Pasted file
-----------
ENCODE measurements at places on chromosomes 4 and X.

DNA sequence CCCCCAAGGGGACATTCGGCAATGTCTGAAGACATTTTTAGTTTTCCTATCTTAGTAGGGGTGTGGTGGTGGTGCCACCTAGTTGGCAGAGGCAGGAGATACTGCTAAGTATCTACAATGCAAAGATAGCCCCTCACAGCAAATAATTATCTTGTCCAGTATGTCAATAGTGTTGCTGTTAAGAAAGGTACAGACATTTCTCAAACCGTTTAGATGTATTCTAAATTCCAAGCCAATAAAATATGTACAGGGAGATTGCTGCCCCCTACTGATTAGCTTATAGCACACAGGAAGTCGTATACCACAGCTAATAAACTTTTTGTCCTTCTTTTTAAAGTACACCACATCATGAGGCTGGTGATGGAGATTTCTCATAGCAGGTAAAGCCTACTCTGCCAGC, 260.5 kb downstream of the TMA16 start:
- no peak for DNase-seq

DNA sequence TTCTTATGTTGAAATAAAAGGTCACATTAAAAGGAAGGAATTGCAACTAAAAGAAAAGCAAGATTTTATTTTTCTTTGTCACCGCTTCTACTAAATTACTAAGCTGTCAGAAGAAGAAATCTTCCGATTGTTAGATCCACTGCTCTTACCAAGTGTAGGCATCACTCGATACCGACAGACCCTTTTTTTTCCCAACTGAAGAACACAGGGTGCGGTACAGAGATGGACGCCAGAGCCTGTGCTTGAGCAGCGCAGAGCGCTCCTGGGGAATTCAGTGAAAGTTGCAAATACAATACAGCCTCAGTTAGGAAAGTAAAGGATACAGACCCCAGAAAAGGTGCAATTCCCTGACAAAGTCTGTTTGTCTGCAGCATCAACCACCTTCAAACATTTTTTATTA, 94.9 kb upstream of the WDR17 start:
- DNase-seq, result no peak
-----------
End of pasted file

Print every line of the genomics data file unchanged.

ENCODE measurements at places on chromosomes 4 and X.

DNA sequence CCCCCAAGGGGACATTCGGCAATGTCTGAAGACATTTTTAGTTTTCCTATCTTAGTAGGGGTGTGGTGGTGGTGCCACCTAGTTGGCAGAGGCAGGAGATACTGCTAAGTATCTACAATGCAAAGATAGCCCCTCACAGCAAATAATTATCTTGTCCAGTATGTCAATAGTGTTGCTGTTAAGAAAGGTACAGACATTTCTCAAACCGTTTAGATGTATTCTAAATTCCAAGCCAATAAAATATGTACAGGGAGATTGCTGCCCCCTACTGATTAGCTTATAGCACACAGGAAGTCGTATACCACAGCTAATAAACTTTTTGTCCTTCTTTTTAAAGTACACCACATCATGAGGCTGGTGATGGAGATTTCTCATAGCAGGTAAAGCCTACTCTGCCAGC, 260.5 kb downstream of the TMA16 start:
- no peak for DNase-seq

DNA sequence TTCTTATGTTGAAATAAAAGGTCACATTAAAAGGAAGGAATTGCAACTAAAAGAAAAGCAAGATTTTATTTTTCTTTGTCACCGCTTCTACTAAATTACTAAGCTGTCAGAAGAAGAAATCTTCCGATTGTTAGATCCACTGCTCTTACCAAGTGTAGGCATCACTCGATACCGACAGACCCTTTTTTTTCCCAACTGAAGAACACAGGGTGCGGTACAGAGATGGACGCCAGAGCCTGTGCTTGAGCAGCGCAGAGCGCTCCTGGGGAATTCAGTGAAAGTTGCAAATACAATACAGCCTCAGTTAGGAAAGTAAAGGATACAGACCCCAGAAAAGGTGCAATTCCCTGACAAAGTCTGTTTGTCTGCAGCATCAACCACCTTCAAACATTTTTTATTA, 94.9 kb upstream of the WDR17 start:
- DNase-seq, result no peak